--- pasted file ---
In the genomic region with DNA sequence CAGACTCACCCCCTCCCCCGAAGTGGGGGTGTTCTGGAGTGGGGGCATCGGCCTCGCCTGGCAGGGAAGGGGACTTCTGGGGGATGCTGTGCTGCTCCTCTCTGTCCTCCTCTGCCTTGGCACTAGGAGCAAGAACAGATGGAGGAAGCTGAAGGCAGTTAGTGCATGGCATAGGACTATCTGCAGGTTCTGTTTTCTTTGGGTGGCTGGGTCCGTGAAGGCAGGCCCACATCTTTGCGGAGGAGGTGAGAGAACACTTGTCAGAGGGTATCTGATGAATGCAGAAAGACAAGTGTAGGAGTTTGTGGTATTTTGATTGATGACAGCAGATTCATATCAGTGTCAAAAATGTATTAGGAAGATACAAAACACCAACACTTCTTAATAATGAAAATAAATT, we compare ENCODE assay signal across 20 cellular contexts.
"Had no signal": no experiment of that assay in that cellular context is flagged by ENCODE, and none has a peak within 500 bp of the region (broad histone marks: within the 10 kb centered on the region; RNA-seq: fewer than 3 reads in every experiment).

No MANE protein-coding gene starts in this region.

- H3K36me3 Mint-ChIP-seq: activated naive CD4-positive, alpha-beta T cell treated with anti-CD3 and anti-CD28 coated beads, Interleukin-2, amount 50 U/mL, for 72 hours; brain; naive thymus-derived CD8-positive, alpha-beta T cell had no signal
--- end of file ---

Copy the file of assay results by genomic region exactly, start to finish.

In the genomic region with DNA sequence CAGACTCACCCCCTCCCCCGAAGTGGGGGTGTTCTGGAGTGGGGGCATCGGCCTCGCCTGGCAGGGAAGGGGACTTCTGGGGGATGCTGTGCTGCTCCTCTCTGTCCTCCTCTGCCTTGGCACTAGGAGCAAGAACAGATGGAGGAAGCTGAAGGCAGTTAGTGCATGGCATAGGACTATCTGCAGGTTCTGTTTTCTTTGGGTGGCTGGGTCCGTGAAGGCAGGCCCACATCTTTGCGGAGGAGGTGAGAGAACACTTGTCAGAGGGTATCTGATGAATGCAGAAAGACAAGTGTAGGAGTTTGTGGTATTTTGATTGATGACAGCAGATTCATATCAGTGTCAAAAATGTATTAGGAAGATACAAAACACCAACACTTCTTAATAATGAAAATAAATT, we compare ENCODE assay signal across 20 cellular contexts.
"Had no signal": no experiment of that assay in that cellular context is flagged by ENCODE, and none has a peak within 500 bp of the region (broad histone marks: within the 10 kb centered on the region; RNA-seq: fewer than 3 reads in every experiment).

No MANE protein-coding gene starts in this region.

- H3K36me3 Mint-ChIP-seq: activated naive CD4-positive, alpha-beta T cell treated with anti-CD3 and anti-CD28 coated beads, Interleukin-2, amount 50 U/mL, for 72 hours; brain; naive thymus-derived CD8-positive, alpha-beta T cell had no signal